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DEATH RIDES A PALE HORSE.
DEATH RIDES A PALE HORSE. If you would like to listen to the song while you read, here is a link. https://www.youtube.com/watch?v=SEcy8nDa3DI That Sunday began like any Sabbath day all the good folks in town a kneeling to pray. Preacher pledging the fires of Hell to the damned blessing those who’d been washed in the blood of the lamb. When Willy McAllister burst through the door yelled the Bank had been robbed by a band of outlaws. The sheriff had not even gone for his gun when the three outlaws drew and they fired as one. The town cowered in fear by the mid afternoon the three'd taken over the Red Dog saloon. Laughing an bragging and shooting their guns yelling down the street that they'd kill everyone. They beat the bar tender then shoved him outside filled him with lead as he plead for his life. The preacher ran out and he begged them to go but the three cut him down as he prayed for their souls. Then a grim looking stranger rode into town Dressed in black on a pale horse, just at sundown. A messenger of death hung low on his side in the form of a pearl handled Colt forty five. He told of the bad things his cousin had done that one was his brother the other his son. He'd trailed the three outlaws for twenty one days he wouldn’t stay long he'd soon be on his way. He reined in his horse by the Red Dog saloon the three came to the door as the stranger stepped down. They stood for a moment then grabbed for their guns three shots rang out that all sounded as one. The smoke cleared away as a crowd gathered round the three outlaws before them lay dead on the ground. The grim looking stranger put his gun away turned to the crowd and he bid them good day. Then up on the pale horse still all dressed in black he rode out of town and he didn't look back. It happened this way just at sundown the Sunday that death rode a pale horse to town.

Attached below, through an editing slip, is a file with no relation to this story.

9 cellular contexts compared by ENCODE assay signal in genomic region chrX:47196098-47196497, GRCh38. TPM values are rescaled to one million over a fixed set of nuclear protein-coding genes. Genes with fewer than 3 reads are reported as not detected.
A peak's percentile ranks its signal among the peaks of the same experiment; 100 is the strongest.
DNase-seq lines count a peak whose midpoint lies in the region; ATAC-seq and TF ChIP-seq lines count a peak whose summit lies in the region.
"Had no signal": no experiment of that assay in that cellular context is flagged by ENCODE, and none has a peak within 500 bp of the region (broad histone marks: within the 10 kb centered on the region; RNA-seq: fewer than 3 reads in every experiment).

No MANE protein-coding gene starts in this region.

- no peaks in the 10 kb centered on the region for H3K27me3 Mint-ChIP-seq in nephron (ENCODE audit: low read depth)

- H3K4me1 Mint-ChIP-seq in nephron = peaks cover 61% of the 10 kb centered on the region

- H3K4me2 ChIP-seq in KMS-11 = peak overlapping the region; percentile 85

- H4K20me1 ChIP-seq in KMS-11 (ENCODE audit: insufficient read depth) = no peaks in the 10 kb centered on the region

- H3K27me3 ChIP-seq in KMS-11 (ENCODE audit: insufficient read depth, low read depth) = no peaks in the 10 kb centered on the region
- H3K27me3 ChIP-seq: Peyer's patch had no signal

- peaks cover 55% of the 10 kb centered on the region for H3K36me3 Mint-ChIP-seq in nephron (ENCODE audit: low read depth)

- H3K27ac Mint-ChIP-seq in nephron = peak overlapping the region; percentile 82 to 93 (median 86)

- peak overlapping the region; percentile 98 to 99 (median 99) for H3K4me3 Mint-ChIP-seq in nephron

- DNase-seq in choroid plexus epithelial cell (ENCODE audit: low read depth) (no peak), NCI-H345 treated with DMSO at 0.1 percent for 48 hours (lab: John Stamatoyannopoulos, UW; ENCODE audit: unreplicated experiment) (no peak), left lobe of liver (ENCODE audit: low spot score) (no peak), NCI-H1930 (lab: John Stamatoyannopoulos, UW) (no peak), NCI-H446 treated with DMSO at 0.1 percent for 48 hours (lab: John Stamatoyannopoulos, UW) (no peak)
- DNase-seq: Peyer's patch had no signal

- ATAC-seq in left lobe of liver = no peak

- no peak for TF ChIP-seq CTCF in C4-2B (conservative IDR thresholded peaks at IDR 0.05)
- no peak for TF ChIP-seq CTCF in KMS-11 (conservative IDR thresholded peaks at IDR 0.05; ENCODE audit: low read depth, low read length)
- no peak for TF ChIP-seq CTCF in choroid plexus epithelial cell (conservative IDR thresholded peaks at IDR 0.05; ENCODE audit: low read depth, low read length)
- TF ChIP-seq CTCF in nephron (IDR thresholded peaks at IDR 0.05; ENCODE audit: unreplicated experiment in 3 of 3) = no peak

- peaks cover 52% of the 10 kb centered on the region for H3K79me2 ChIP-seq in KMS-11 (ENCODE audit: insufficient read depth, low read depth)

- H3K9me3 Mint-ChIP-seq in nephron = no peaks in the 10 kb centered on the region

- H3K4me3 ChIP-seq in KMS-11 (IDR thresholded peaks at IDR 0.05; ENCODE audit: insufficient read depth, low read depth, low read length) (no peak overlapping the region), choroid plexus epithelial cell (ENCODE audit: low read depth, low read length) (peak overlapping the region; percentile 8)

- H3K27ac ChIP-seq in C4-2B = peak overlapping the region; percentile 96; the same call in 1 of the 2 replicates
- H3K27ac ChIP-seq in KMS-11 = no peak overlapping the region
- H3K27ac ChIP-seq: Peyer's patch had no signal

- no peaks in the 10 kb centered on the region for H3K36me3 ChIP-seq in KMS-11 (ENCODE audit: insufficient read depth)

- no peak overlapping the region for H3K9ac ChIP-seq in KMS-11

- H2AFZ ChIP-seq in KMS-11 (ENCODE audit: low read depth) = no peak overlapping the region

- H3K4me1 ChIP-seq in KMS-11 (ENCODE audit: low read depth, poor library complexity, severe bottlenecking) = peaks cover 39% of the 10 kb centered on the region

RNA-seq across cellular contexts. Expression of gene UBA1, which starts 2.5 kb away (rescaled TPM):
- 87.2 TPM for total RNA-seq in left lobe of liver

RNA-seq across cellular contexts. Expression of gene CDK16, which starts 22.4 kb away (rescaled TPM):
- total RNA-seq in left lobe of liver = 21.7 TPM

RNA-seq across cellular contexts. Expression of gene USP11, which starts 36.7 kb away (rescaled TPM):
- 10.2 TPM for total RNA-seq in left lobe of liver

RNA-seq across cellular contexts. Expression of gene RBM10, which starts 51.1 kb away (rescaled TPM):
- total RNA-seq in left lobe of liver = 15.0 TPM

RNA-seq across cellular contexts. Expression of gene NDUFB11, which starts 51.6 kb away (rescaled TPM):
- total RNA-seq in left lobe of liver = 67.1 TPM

This Poem was Critiqued By: charles r pitts On Date: 2015-10-23 02:03:24
Critiquer Rating During Critique: 1.00000
I've always been a fan of songwriting and rhyming poetry. And I still love to watch those old gunslinger westerns I've seen a dozen times. This has a little bit of all three. This piece paints a vivid scene that I could totally see on the big screen. There are a few places where the rhythm and rhyme scheme are a bit off: how about "the good folks in church were a'kneelin to pray"?--but of course i haven't heard the song that accompanies this) i would also suggest that Willy burst through "the daws" to rhyme better with outlaws, and "the town cowered in fear AND by mid-afternoon" --but again, with the musical accompaniment, it may fit perfectly. I think if you write this so that the rhyme and rhythm work just the same whether spoken or sung, you might just have a classic on your hands.
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